As season three of AMC’s The Walking Dead wraps up, it’s a good time to think about some of the much-maligned female characters in this series, starting with the most notorious example, the “adulterous” housewife Lori (Sarah Wayne Callies). Any visit to a Walking Dead-related message board will inevitably confirm the broad animosity viewers have toward this character. This is partly because viewers tend to, still, find adulterous women far more offensive than adulterous men (never mind that “adultery” seems an unnecessarily harsh word for Lori, a woman who thought her husband was dead). This is also partly because the first two seasons and opening episodes of season three were dominated by episode after episode of the love triangle between Lori, her husband Rick (Andrew Lincoln), and his best friend Shane (John Bernthal). Like many TV love triangles, this one grew stale quickly.
In theory, this plot could have been a chance to deepen the show. Despite sharing a network with shows such as Breaking Bad and Mad Men, both celebrated for compelling characterizations (often of women), The Walking Dead has struggled to differentiate its characters. By season two, we find the characters camped out on a farm, temporarily protected from swarms of zombies and the daily pressure of simply surviving. Here was the show’s golden chance to make us care about the terrible things that will probably happen to these people by helping us to better understand them as individuals. This opportunity was largely squandered and served to show something alarming—The Walking Dead’s female characters consistently want nothing beyond what the plot needs, which often involves either supporting or thwarting (with disastrous results) the men in power.
Lori’s entire character arc is built around her relationship to men or to her child. Although it’s understandable, at first, that Lori’s concern would be the safety of Rick and Carl, she’s not even consistent in this goal. In season two, Lori warns Rick that Shane is a danger to them all (as evidenced by his increasingly erratic behavior) and suggests that Rick take care of the problem. Just a few episodes later, she is seemingly speechless with anger after Rick tells her that he has killed Shane. It is understandable that her reaction to this news would be complex, but the harshness of this scene is frankly unconvincing: the show seems to be asking us to hate her. Lori’s inconsistency extends toward other characters. In one scene, she chides the also inconsistent Andrea for learning to shoot instead of taking part in the “women’s work” of the farm, saying that the men should be in charge of protecting them. This scene not only makes Lori seem obnoxious and oblivious, but it also comes out of nowhere; we have been given no idea about Lori’s ideas regarding gender roles up until that point. In moments when Lori asserts something beyond platitudes, it becomes clear that we really know nothing about her, and neither do the writers.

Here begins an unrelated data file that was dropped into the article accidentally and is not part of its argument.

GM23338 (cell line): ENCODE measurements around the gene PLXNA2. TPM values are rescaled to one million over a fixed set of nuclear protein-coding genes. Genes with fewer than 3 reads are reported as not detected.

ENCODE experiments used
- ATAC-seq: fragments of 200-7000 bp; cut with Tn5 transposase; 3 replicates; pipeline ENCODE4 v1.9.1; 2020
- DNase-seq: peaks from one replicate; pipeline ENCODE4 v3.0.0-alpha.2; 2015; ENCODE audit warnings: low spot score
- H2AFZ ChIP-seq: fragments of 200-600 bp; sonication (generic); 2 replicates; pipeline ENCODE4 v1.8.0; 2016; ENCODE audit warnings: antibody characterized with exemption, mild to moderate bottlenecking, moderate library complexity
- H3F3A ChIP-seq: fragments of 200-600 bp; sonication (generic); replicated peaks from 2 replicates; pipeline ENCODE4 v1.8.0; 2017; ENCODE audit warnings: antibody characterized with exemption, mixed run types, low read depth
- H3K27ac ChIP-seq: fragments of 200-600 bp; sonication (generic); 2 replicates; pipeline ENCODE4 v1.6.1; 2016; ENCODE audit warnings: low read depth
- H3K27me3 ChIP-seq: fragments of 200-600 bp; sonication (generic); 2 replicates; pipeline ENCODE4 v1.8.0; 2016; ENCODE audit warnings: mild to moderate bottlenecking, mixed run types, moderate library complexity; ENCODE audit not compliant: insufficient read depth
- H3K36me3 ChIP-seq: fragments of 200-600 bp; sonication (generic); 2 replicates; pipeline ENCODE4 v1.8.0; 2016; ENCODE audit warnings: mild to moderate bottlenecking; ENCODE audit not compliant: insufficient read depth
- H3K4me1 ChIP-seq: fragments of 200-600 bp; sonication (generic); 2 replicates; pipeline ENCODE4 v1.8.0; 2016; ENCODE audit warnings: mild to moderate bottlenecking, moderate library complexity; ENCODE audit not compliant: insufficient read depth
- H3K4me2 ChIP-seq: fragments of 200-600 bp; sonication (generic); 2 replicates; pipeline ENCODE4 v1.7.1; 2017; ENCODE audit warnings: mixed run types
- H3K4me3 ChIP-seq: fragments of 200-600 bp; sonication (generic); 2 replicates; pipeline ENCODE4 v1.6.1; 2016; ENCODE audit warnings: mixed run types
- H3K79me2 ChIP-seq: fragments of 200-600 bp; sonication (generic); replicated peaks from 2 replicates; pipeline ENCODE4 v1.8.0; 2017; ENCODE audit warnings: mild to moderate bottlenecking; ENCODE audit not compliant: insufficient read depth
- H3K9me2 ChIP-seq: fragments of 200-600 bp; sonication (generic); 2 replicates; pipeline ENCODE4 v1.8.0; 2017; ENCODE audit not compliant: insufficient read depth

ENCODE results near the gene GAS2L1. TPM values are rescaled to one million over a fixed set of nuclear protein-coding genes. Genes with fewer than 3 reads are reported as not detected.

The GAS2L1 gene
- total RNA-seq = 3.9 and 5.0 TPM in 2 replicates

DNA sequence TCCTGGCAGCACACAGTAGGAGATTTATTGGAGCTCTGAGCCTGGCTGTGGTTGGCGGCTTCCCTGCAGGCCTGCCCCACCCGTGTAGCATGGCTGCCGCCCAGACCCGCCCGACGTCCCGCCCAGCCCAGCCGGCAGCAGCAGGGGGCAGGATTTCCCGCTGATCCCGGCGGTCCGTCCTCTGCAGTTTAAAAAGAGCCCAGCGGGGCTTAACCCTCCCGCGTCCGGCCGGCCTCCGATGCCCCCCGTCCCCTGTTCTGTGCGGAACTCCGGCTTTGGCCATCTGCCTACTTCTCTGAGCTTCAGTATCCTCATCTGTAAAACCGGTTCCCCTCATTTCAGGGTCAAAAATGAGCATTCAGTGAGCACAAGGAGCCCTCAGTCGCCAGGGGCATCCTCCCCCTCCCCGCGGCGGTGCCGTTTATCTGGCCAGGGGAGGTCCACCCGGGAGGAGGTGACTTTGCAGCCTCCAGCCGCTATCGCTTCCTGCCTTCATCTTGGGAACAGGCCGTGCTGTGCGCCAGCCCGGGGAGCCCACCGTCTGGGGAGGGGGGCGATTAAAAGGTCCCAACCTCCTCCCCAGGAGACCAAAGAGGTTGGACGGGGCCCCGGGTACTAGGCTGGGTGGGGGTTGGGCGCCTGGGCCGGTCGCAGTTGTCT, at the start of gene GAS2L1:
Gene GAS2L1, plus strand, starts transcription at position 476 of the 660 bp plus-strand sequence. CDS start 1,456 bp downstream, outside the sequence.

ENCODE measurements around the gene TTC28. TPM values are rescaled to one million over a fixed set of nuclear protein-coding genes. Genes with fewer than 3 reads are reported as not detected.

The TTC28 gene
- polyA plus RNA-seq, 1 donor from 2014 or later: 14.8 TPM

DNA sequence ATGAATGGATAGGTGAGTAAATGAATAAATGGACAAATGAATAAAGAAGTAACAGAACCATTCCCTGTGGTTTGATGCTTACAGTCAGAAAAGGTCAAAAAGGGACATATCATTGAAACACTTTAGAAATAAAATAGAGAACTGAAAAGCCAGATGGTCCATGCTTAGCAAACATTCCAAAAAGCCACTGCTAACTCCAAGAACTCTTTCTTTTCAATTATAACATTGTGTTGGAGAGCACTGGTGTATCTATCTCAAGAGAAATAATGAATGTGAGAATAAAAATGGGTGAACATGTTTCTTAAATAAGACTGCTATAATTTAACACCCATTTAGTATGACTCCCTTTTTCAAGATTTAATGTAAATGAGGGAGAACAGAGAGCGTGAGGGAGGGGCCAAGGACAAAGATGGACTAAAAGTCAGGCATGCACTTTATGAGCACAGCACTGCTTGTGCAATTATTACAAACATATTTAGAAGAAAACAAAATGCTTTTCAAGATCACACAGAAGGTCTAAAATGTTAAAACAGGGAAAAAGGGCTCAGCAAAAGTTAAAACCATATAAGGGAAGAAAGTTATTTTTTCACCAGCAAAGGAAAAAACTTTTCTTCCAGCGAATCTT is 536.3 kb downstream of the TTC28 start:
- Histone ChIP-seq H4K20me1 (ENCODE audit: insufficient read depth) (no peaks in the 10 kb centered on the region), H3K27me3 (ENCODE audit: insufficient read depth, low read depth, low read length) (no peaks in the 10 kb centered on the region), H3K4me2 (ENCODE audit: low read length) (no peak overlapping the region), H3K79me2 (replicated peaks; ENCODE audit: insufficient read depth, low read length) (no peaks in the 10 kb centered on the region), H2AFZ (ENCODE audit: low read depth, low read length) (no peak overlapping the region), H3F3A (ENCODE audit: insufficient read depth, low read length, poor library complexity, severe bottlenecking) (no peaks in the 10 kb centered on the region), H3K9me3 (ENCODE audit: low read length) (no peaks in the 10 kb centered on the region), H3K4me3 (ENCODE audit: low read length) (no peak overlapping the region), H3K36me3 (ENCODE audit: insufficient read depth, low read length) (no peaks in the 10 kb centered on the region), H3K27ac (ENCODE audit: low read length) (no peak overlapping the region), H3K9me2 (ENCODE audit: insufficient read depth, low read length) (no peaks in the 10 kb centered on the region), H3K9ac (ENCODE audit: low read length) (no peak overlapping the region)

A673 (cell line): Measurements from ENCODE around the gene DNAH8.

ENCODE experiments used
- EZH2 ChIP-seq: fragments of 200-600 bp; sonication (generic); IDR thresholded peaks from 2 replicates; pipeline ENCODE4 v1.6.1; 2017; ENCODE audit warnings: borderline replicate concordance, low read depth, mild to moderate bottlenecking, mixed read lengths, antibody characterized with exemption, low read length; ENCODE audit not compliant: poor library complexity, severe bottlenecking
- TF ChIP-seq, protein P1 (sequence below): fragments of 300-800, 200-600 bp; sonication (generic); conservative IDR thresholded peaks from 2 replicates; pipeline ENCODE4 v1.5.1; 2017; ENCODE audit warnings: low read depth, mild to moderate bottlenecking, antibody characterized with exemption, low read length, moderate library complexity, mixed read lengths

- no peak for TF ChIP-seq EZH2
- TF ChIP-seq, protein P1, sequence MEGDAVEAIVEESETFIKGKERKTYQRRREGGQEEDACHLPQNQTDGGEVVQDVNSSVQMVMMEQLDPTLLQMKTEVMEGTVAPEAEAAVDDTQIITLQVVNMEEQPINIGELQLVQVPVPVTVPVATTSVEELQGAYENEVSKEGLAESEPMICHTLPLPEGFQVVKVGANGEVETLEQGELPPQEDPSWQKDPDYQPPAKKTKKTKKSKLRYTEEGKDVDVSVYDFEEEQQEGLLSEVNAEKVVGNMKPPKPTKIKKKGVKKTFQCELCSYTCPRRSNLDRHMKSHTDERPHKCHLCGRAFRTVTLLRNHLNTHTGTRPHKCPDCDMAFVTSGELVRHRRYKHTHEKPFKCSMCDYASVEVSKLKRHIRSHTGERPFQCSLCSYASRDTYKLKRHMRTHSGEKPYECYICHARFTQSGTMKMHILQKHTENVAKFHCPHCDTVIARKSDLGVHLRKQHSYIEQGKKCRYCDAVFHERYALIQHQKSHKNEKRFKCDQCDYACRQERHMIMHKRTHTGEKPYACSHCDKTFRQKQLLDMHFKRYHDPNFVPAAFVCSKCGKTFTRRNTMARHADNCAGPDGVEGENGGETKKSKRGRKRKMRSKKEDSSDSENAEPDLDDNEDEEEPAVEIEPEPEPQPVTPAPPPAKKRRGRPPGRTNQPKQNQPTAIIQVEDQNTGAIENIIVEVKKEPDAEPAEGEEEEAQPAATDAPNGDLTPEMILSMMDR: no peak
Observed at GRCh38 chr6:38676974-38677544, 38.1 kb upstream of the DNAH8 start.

The problem here isn’t Sarah Wayne Callies’ performance, which is fine, considering how little she was given. The problem is that the writers never figured out how to subtly communicate anything about Lori beyond obvious statements concerning her love of her family or desire to survive. Like Lost or Breaking Bad, this show gives us characters almost constantly in extreme situations, but while those shows (in their best moments) use reactions in a crisis situation to show us something about the characters, The Walking Dead uses the crisis situation as an excuse to strip away characterization. Think about another female character in crisis, Skylar White, from Breaking Bad. As much as viewers sometimes dislike her, it would be hard to argue that we don’t know Skylar. While Walter is smart and sometimes painstaking, you get the sense that Skylar is the one who keeps the lights on. When she is angry, she withholds affection. She is also canny and understands how to get her way. These elements don’t always make her likable, but they do tell us something about why she reacts to the world the way she does and why she makes certain choices (also, why she’s with Walter). Lori could have been given some characteristics of her own, beyond providing a stumbling block for other characters. Supposedly, two men are fiercely in love with Lori, but the writers never give us an opportunity to believe it.
In season three, the increasingly downcast Lori, rejected by her husband, is heavily pregnant. She spends most of her few episodes apologizing for the rift between Rick and Shane (the show seems to agree that she is somehow responsible). In her last moments, caught in a swarm of zombies and going into labor, we see Lori begging another character to cut her open and save her baby, knowing that she will certainly die from the operation. Lori’s character ends, much as she began, one-note — she wants the survival of her child. Again, this is noble and makes sense in the context of the situation — her complicated labor during a zombie swarm wasn’t going to end well anyway — but it reminds me of all of the other ways in which Lori as a character is there simply for plot expediency.
The Walking Dead could have created a character whose death elicited more of a response than, “I wonder what Rick is going to do now!” Instead Lori’s character, even at her death, works simply as a way to motivate or torture male characters. Maybe someday, The Walking Dead will give us a complex female character (even better yet, a complicated mother), but that day, even in the much-improved third season, hasn’t come yet.